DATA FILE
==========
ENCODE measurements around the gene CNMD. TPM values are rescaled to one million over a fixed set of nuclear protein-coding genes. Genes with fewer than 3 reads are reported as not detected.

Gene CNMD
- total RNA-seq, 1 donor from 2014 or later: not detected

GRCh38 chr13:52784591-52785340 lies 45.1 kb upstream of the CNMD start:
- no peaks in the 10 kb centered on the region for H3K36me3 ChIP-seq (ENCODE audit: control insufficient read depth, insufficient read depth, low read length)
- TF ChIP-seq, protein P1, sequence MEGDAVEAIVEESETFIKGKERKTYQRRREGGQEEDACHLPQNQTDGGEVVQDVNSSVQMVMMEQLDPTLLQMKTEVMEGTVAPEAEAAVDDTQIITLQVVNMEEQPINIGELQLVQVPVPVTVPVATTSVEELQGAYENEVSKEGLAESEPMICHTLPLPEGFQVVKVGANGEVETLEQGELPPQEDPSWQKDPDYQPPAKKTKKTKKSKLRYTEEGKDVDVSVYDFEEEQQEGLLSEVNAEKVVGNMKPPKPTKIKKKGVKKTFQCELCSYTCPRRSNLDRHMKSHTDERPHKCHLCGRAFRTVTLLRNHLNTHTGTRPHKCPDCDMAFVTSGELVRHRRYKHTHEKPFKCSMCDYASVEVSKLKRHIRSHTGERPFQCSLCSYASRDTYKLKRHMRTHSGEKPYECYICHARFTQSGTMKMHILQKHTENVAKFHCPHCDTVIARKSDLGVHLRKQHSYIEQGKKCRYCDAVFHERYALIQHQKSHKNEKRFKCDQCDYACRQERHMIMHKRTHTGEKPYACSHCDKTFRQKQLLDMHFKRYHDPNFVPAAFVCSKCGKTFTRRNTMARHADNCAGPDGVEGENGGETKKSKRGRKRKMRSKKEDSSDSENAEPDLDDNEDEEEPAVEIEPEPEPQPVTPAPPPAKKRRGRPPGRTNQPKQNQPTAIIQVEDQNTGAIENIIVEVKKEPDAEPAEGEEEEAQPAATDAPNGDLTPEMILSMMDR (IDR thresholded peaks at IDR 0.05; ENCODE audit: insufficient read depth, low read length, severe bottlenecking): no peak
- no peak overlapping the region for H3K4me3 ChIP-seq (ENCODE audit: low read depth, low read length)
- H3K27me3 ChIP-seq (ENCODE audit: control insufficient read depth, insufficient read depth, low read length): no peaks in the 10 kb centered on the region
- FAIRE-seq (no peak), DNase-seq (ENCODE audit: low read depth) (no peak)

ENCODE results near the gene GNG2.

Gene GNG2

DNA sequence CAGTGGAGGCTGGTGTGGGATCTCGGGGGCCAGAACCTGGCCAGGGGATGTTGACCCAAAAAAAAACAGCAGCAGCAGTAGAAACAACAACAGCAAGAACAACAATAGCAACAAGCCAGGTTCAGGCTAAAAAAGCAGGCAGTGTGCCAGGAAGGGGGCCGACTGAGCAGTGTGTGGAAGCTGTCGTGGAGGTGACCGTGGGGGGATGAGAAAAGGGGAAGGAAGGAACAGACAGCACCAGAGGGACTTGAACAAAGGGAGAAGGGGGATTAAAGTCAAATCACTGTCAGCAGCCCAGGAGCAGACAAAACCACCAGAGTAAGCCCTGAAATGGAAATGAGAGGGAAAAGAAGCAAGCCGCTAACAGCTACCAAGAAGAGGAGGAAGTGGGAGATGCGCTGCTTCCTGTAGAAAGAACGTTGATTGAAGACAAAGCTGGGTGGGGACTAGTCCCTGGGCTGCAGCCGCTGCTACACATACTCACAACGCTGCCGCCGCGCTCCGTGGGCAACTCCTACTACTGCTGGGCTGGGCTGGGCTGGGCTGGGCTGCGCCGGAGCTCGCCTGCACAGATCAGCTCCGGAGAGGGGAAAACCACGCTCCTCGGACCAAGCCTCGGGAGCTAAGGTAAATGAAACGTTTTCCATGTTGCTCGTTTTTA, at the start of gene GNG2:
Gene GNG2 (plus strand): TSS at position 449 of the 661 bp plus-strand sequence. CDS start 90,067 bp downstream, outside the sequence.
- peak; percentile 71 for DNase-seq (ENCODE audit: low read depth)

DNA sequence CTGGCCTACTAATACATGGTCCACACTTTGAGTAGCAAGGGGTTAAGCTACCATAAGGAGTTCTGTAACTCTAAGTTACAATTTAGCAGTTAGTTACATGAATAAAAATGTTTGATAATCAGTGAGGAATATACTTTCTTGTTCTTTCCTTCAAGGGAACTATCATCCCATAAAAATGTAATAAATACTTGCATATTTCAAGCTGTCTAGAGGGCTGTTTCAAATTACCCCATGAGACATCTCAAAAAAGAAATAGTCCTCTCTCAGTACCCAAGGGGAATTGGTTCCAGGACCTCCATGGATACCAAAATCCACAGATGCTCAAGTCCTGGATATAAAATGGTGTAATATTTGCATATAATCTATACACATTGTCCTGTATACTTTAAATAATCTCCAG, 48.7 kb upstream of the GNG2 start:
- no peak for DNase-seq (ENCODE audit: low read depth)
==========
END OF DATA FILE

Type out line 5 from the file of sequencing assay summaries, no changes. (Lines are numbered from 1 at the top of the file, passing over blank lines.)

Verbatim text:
- no peaks in the 10 kb centered on the region for H3K36me3 ChIP-seq (ENCODE audit: control insufficient read depth, insufficient read depth, low read length)